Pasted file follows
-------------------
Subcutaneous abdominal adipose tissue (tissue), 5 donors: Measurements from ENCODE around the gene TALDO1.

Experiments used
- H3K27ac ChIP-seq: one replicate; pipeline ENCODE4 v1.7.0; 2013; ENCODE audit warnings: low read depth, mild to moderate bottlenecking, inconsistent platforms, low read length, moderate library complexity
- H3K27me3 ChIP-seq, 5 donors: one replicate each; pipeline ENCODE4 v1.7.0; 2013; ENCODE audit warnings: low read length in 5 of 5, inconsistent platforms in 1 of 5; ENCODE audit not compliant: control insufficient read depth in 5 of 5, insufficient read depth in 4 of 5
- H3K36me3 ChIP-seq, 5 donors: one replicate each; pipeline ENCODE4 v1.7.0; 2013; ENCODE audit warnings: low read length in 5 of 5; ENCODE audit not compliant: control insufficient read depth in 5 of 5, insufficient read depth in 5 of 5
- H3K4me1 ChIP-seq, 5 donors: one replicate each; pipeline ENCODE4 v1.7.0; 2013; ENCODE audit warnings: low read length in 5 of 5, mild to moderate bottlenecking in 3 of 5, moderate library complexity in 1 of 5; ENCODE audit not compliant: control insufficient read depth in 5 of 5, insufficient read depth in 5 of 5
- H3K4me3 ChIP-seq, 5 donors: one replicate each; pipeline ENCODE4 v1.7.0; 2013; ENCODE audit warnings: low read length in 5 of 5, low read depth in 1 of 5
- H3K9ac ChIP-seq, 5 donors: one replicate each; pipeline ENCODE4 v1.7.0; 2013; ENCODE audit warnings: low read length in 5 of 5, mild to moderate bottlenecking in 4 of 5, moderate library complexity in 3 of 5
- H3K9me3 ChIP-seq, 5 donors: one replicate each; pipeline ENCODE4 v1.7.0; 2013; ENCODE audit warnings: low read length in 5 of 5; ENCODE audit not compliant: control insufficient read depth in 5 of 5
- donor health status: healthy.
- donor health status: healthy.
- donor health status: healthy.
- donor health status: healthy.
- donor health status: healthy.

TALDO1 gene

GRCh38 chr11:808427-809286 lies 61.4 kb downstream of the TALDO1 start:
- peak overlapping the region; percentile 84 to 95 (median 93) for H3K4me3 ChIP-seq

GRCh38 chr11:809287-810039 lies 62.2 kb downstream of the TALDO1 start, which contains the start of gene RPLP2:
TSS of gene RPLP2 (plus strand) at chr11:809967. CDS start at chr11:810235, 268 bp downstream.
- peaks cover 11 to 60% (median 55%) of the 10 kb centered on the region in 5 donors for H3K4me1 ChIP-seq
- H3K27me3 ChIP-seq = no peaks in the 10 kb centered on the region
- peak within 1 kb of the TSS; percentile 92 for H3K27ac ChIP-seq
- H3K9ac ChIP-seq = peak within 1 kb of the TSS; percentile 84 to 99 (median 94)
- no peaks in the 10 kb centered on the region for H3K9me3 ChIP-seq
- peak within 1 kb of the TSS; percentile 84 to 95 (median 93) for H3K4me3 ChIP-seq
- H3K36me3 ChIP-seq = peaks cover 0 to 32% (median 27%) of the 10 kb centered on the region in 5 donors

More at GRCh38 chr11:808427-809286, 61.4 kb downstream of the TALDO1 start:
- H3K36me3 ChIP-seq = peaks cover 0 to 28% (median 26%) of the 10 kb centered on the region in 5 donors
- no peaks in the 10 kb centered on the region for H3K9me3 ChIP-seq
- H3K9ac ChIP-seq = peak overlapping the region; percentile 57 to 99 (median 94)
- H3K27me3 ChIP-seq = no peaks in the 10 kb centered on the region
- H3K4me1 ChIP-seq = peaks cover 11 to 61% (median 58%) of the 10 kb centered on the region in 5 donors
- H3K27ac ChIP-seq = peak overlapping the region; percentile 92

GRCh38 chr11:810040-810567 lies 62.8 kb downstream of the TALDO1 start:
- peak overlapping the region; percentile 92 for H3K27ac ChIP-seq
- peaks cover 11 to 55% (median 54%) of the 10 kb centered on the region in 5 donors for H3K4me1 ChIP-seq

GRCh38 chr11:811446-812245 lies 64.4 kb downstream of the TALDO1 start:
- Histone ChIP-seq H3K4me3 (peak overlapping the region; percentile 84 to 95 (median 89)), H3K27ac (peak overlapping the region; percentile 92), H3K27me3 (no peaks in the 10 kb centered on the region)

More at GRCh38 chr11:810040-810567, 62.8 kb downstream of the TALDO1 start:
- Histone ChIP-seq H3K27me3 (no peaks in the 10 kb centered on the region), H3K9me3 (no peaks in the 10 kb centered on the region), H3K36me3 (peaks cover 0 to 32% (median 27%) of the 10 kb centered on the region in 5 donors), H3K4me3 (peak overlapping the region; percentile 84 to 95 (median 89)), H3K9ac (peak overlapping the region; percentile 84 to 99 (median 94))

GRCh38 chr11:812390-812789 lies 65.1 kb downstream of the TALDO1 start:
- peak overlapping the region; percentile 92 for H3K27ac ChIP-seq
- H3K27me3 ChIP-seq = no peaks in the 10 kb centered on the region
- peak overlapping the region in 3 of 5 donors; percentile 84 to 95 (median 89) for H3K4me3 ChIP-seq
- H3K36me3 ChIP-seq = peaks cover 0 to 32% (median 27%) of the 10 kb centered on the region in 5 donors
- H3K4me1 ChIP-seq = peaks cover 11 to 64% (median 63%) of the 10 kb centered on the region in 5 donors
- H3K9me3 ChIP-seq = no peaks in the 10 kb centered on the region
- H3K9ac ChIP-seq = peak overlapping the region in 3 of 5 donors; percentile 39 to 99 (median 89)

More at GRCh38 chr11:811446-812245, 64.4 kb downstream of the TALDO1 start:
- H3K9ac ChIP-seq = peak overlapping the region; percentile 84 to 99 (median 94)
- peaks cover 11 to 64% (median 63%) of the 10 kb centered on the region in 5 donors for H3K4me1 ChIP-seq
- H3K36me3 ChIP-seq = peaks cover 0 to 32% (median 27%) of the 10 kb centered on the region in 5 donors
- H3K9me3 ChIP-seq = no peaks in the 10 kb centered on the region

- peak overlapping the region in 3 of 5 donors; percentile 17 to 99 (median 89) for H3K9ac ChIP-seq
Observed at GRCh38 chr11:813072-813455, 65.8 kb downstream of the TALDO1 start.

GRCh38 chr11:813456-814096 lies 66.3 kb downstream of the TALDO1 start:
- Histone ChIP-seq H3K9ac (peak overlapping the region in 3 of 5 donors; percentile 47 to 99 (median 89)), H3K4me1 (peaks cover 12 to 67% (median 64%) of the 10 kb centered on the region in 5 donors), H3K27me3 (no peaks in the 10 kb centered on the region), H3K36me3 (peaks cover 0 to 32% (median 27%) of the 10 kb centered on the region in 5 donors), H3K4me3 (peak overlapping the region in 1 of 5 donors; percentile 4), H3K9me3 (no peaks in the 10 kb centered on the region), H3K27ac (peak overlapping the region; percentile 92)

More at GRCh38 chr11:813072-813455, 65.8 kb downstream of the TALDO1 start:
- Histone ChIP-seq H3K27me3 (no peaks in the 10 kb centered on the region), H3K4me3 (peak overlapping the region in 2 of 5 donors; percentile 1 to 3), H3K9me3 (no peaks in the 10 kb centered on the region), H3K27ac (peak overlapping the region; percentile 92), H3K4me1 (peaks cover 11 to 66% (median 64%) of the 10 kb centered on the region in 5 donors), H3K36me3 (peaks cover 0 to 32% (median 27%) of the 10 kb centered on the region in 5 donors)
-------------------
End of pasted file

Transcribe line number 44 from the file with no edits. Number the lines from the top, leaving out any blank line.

- peak overlapping the region in 3 of 5 donors; percentile 84 to 95 (median 89) for H3K4me3 ChIP-seq